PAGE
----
LinkedIn is the world’s largest professional network, with 150 million members worldwide and 25 million members who are located in the Asia Pacific region.
The corporate, resume-style profiles of the LinkedIn social media platform, allow you to make connections with existing colleagues, extend your professional network, and also search and apply for jobs.
However problems might arise during a LinkedIn job search, or while using LinkedIn when you are planning on starting your own business.
When used for conducting a LinkedIn job search or preparing for a new business venture, the social network allows you to connect and interact with people who might be able to help with your new endeavours.
You can join and participate in relevant LinkedIn groups, make connections with recruiters, employers & partners in your focus area, and even apply for publicly listed jobs. Also, recruiters, employers and potential partners can search for and contact you about opportunities.
Using LinkedIn for all these activities can be very public. If you are connected with your current colleagues and employer, they can get clued-in to the fact that you are actively pursuing other positions/ventures.
Being open about the fact that your current employer is not your priority any more, is not always a good idea. The level of secrecy you’d require will depend on the company’s position on the subject. There may not be too much of a concern, if your company has announced that they are downsizing or if you are at the end of your current contract.
However in most cases, such activities will cause extra pressure or negative consequences for you within your current place of employment.
Case Study: Transitioning from a corporation to a small business
Alex is a 45 year old marketing expert from Melbourne, Australia. For decades he worked for the same company, and had grown to be a valuable part of their team. The company had recently invested money into his postgraduate qualifications at university, with the vision he would remain with the company for a while.
Alex had always visioned that he would raise the capital to start his own small business, which would be fuelled by his qualifications and professional experience in marketing. At the age of 45, he decided to make this move, and commenced building his business, while still remaining at his current company.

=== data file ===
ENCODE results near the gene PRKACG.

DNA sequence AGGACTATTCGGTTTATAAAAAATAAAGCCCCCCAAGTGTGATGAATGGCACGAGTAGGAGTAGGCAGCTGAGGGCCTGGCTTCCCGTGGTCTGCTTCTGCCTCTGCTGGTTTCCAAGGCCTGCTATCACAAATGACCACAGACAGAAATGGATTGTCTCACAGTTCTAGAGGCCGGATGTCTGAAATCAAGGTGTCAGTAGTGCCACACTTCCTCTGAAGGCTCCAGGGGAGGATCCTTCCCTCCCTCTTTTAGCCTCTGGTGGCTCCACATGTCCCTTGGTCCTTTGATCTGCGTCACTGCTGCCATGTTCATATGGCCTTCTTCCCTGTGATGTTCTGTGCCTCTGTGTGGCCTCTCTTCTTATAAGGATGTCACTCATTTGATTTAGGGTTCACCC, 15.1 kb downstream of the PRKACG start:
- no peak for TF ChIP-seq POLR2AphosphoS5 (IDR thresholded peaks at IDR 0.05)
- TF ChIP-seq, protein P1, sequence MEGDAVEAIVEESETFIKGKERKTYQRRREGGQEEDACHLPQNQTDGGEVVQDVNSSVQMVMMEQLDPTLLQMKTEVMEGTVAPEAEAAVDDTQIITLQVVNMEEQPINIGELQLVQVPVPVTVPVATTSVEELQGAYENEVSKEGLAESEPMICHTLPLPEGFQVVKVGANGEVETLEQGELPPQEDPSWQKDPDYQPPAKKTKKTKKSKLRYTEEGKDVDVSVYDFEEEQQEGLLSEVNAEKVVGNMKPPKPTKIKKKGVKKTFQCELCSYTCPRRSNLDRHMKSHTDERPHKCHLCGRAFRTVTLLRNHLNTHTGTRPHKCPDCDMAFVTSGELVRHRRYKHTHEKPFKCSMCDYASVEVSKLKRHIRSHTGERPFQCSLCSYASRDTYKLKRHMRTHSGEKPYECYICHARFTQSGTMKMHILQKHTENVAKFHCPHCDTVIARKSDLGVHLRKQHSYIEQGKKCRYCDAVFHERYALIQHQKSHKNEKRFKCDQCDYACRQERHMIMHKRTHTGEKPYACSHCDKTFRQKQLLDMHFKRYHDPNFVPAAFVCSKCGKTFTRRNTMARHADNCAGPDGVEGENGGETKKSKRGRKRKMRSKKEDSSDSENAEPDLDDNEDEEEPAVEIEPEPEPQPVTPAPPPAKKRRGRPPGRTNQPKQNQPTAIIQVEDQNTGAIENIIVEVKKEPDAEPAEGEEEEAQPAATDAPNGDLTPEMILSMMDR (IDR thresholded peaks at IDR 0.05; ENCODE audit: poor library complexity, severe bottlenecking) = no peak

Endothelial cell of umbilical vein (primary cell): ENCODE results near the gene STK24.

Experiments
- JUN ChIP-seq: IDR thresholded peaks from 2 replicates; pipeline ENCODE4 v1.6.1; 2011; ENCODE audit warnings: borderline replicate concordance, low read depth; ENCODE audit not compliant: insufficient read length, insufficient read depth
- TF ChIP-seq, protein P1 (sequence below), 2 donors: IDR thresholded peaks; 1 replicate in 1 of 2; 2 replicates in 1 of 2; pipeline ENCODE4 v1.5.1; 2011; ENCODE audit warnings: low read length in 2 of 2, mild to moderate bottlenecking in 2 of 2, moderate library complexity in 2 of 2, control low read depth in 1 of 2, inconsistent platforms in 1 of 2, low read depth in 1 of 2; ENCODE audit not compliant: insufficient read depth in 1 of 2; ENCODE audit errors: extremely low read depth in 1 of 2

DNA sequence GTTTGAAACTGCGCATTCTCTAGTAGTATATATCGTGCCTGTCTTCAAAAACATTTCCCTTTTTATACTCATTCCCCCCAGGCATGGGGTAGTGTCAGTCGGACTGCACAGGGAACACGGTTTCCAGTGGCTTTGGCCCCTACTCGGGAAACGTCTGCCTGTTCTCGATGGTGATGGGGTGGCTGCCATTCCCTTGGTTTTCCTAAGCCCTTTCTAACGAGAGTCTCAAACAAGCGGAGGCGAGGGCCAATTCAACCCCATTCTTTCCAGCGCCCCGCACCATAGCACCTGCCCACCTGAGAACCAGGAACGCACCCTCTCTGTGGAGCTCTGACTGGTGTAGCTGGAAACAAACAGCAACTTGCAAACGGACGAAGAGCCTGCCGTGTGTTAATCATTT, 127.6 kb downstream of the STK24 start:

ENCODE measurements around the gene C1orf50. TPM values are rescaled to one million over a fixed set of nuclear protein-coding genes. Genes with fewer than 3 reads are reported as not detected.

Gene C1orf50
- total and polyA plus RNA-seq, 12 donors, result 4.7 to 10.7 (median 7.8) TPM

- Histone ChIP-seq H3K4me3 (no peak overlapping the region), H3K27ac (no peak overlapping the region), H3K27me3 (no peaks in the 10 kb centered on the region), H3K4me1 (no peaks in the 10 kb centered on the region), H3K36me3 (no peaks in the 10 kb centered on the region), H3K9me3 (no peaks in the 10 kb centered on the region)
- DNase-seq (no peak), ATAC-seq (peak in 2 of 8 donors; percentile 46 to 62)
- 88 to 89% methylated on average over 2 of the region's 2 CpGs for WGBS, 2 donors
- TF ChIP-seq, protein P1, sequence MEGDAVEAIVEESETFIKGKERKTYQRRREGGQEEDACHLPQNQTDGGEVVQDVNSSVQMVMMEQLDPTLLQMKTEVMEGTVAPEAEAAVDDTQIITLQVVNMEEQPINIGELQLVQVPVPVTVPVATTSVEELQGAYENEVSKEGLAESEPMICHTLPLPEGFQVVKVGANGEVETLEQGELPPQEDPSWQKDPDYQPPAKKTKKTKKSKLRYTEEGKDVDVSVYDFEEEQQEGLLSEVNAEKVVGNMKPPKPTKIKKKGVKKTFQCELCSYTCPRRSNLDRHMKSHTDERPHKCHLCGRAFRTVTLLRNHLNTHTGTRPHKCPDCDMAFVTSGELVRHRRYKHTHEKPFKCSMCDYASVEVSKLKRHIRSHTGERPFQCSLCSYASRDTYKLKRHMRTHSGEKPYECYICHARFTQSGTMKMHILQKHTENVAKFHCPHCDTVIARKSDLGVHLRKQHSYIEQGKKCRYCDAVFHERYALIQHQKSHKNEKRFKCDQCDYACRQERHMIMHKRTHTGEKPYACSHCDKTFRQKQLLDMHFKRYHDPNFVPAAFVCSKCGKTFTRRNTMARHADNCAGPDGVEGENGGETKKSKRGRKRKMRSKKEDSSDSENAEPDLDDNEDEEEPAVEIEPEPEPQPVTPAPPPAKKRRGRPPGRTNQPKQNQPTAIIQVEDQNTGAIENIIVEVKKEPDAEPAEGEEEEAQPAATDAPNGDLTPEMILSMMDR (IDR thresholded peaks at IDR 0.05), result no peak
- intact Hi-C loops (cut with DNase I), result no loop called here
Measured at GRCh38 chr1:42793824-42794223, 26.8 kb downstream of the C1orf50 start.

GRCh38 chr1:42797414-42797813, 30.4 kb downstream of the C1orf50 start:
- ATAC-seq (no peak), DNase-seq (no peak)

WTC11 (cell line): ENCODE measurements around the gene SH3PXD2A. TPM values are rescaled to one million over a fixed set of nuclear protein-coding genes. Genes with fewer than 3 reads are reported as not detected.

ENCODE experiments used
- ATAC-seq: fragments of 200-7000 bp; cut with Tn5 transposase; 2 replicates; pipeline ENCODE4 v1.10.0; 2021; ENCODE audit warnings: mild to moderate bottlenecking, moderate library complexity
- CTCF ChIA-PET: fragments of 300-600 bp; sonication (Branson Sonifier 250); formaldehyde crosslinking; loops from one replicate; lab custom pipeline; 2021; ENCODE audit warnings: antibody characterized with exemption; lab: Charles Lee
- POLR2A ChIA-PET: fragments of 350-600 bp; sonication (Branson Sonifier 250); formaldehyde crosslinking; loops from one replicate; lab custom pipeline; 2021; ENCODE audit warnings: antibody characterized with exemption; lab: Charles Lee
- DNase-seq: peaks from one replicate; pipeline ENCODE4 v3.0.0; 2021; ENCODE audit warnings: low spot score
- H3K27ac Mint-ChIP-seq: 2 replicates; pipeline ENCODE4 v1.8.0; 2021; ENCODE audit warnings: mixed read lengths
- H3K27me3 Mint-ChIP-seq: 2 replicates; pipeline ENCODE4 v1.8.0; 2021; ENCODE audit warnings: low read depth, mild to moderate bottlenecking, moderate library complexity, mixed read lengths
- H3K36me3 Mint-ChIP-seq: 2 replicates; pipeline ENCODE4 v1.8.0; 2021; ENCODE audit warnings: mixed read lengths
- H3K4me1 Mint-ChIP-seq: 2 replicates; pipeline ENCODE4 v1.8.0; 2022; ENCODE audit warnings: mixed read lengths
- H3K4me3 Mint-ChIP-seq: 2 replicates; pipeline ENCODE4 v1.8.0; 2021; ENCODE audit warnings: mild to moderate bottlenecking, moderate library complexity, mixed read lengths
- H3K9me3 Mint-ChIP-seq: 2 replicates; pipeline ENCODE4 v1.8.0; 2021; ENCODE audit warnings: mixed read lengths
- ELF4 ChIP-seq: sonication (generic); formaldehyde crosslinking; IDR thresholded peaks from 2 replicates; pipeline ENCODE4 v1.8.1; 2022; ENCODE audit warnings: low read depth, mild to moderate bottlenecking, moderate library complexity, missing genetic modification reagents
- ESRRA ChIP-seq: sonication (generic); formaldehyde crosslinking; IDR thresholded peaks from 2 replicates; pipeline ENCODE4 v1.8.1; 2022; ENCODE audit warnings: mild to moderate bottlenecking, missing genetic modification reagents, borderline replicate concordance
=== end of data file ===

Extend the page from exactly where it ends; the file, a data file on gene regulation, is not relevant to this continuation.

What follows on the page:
Alex decided to use LinkedIn to extend his professional network, and form relationships with potential suppliers and clients for his new business. He immediately added his small business details into his LinkedIn profile, and actively sort to make connections with people who could help him grow his personal enterprise. Several people from his current company noticed these actions, through observation of his profile and newsfeed.
While there was no existing policy that stated he could not further a side-line business, his employers recognised he was distracted from his work, and was setting himself up to leave the company and work alone. His supervisors made it increasingly difficult for him to remain in the company, with-held his usual bonuses, refused a due pay increase, and were no longer willing to provide him with financial and time allocations for his education.
Alex left his company, due to the added pressure, well before he had completely established his new business, and suffered a great loss of income because of his public LinkedIn activities.
How to use LinkedIn in stealth mode when starting a new business.
In the case of starting your own business, here are some tips to consider:
- Turn off your automated public announcements. Make changes in LinkedIn settings to ensure your updates, including your new connections, aren’t broadcast on your newsfeed. This prevents suspicion via a sudden influx in activity.
- Contact potential suppliers or clients privately. You can add them to your network and interact with them through private messages.
- Be careful with public forums such as LinkedIn groups. There is little concern if you have very generalised conversations that relate to your professional development, or courses that you may be studying, but withhold from topics specific to the side-project you’d like to keep secret.
- Do not add your current business ownership to your resume. Through private messages, you can communicate your plans for a ‘new business’ that will be operating at a later date, if you are confident these connections are not associated with your current place of employment.
How to secure a new job via LinkedIn, while keeping your LinkedIn job search a secret.
Even if you aren’t starting a new business, but are seeking to secure a new position within a new company, your current employer may not be overly supportive. If you start adding in recruiters to your contacts list, and make obvious changes to your profile, you will instantly send off an alert, regarding your intentions.
- Turn off your automated public announcements.
- Keep your current LinkedIn profile positive. Make it clear that you are happy in your current position, enjoy working with this company, and are pleased with the experience they are currently providing you with.
- Avoid mentioning a completion date, for your position within your current company. Leave it open ended, so everyone understands you still work there.
- There is no need to publicly announce your job search, via statuses, updates or through messages on groups.
- Interact with new connections, as though they relate to your current position. There is no harm in adding old or existing colleagues, or people you have met at conferences or other areas of your life. This is very natural for someone who is currently employed, but wants to stay in contact with people they know or expand their professional network.
- Use LinkedIn to connect with people for job search networking and continue interactions offline.